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Thread: Mac OS X 10.6.2 vs. Ubuntu 9.10 Benchmarks

  1. #1
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    Default Mac OS X 10.6.2 vs. Ubuntu 9.10 Benchmarks

    Phoronix: Mac OS X 10.6.2 vs. Ubuntu 9.10 Benchmarks

    Back in August upon the launch of Apple's Snow Leopard we delivered benchmarks comparing Mac OS X 10.5 and Mac OS X 10.6 along with initial benchmarks of how Ubuntu 9.10 was running against Mac OS X 10.6. Since that time though Ubuntu 9.10 has been officially released with various changes since last August and Apple has issued two point releases for Snow Leopard, now putting it at version 10.6.2. As we await the release of FreeBSD 8.0 to deliver a larger operating system comparison, we have carried out a fresh round of tests comparing Mac OS X 10.6.2 and Ubuntu 9.10 (both x86 and x86_64 editions) under a variety of tests.

    http://www.phoronix.com/vr.php?view=14386

  2. #2
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    you forgot to run the disk IO benchmarks

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    Nice!

    It looks like Mac OS/X's parallel processing agility is more than a bit of marketing if the ray tracing performance is to be believed. It would be very interesting to see how GCD compares with MPI when more software becomes available.

    The nice thing is you can't really go wrong with either OS.


    Dave

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    You should add more multimedia-encoding benchmarks as well. I love to see Ubuntu beat this so called multimedia station in it's own home

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    Mac OS X 10.6.2 though had a particularly strong advantage in the heavy computational tests like Crafty,...
    Wrong (about Crafty). If you'd compiled 32 bit craft on OS X, it would have been slow there. I think you're being fooled by the lack of a 32bit OS X benchmark. Crafty heavily depends on 64bit operations. Chess boards have 64 squares, and crafty uses 64 bit ints as "bit board" bitmaps. It probably has to AND, OR, and XOR 64 bit ints all over the place, so no wonder it's more than 3 times slower on a register-poor 32 bit architecture. I haven't looked up other (non PTS) crafty benchmarks, but there are lots published. I wouldn't be at all surprised if this 32 vs 64 slowdown is typical.

    The other wins for OS X are interesting, and some are either better filesystem performance, or performance regressions from gcc 4.2.1 to 4.4.1 (if those were the respective compiler versions). Some probably are actually better multi-thread handling by the OS, which is of course most interesting, since that's one thing you can't solve just by trying your code with different gcc versions to find which one makes the fastest binary.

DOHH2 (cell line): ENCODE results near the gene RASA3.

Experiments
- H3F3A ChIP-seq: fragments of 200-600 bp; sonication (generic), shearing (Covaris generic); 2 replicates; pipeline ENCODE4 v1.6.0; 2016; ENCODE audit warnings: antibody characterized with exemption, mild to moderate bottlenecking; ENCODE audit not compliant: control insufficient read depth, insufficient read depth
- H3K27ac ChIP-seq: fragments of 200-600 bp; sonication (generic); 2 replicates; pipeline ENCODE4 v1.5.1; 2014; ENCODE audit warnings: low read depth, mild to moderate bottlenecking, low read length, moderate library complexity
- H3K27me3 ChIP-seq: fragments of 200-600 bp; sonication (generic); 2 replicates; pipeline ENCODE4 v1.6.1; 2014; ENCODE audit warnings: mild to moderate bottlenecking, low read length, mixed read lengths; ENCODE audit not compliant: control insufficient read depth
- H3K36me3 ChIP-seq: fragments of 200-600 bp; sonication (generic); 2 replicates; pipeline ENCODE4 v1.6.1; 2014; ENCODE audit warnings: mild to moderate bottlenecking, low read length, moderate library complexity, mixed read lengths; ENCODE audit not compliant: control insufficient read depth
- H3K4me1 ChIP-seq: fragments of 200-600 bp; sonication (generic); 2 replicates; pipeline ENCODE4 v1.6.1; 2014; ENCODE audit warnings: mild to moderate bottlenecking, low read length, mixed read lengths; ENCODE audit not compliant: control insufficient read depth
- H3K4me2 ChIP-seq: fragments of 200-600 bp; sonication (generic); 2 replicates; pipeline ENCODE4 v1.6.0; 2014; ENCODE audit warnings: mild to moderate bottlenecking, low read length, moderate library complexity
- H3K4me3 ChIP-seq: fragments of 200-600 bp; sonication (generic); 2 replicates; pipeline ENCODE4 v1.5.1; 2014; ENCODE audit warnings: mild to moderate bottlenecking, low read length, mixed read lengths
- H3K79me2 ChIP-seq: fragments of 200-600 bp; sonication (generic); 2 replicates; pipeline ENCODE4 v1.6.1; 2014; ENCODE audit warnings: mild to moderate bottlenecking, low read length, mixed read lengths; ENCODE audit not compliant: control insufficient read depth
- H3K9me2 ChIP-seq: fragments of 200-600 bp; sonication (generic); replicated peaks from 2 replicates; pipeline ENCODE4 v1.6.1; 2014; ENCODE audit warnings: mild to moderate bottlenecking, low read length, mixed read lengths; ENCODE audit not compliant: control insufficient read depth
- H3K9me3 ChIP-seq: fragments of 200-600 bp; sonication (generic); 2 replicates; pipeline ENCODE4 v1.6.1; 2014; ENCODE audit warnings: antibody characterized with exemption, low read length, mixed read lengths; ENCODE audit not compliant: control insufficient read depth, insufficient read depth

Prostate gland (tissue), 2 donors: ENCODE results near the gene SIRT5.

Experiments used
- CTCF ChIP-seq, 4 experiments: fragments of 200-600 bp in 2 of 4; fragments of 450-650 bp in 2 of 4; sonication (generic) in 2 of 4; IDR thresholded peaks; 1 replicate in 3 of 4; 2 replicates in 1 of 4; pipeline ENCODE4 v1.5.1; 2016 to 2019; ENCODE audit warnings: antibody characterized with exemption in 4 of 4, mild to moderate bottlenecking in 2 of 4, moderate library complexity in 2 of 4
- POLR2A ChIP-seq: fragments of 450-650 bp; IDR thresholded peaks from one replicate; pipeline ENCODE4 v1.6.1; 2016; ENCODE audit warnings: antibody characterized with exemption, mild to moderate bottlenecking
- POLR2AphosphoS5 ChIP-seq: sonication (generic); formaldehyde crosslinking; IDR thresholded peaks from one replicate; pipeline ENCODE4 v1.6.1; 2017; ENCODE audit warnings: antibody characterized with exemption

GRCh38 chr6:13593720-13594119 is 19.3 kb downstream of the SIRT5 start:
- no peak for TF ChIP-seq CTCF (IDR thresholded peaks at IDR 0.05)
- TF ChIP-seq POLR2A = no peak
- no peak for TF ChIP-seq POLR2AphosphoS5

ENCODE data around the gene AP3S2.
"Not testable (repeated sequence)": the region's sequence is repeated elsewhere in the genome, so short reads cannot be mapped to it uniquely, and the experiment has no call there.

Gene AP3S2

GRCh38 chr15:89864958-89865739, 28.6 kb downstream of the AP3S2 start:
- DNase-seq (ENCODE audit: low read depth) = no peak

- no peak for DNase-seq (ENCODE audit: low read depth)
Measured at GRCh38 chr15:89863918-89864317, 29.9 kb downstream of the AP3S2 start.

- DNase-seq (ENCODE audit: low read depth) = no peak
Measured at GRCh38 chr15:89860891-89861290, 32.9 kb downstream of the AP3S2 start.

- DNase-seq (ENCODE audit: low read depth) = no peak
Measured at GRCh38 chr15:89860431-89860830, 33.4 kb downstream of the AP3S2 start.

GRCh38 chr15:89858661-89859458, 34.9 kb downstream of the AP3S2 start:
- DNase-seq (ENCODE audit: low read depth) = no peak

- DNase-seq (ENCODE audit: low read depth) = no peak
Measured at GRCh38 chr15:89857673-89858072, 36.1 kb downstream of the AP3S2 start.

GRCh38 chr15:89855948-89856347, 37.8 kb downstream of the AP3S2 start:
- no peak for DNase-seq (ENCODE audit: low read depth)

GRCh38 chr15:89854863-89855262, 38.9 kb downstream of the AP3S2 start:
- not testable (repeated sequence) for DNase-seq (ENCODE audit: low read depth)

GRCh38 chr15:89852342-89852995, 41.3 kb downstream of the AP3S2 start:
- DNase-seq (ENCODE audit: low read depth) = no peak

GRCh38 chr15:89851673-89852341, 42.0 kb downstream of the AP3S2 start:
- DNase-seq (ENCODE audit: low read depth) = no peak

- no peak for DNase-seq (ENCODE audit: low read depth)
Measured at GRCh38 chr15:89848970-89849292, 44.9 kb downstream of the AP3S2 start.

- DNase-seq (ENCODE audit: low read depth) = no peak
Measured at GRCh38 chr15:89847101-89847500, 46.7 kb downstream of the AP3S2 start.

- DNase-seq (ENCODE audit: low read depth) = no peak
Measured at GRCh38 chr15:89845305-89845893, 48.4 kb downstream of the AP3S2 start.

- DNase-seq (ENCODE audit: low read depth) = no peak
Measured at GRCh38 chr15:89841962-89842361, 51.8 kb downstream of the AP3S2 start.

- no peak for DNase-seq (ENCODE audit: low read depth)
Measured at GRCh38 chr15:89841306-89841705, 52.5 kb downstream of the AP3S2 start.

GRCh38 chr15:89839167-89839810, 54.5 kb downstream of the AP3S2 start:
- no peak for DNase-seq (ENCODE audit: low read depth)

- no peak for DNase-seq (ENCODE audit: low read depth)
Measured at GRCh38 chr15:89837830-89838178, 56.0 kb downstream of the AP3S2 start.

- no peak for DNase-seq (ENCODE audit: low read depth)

Which benchmarks are compiled from source, and which aren't? I expect most/all of the computational ones are, but what about e.g. Nexuiz? They distribute handy binaries...

  6. #6
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    Quote Originally Posted by llama View Post
    Wrong (about Crafty). If you'd compiled 32 bit craft on OS X, it would have been slow there. I think you're being fooled by the lack of a 32bit OS X benchmark. Crafty heavily depends on 64bit operations. Chess boards have 64 squares, and crafty uses 64 bit ints as "bit board" bitmaps. It probably has to AND, OR, and XOR 64 bit ints all over the place, so no wonder it's more than 3 times slower on a register-poor 32 bit architecture. I haven't looked up other (non PTS) crafty benchmarks, but there are lots published. I wouldn't be at all surprised if this 32 vs 64 slowdown is typical.

    The other wins for OS X are interesting, and some are either better filesystem performance, or performance regressions from gcc 4.2.1 to 4.4.1 (if those were the respective compiler versions). Some probably are actually better multi-thread handling by the OS, which is of course most interesting, since that's one thing you can't solve just by trying your code with different gcc versions to find which one makes the fastest binary.

    Which benchmarks are compiled from source, and which aren't? I expect most/all of the computational ones are, but what about e.g. Nexuiz? They distribute handy binaries...
    I've had my MBP (unibody late 2008) tri booting with a 500gb hard drive. One of the main purposes was to see if i could gain a performance advantage while still maintaining software compatibility. The last time i had used ubuntu before this was jaunty, so i was looking forward to it.

    While i was able to install Wow, with wine, most modern games are not supported. I got RTCW running as well and i fail to see ubuntu spank OS X in frame rates.

    RTCW is Q3 engine, so i should see it but i don't, The Frame rates are generally within 10fps.

    I don't get how you guys alone have found this open GL bug in OS 10, I don't have it, can't prove it, and no one else has said anything for the months 10.6 has been around. (aka, i personally think your full of shit)

  7. #7
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    Quote Originally Posted by Durandal View Post
    While i was able to install Wow, with wine, most modern games are not supported.
    On Ubuntu, you may want to try the latest beta of wine from
    https://launchpad.net/~ubuntu-wine/+archive/ppa

    Mainstream Ubuntu ships the 1.0 stable release to avoid regressions in dev versions, but the PPA has v1.1.33. (and the packages are called wine1.2)

    No comment on your other results; I don't have an OS X machine, and have never gamed on one.

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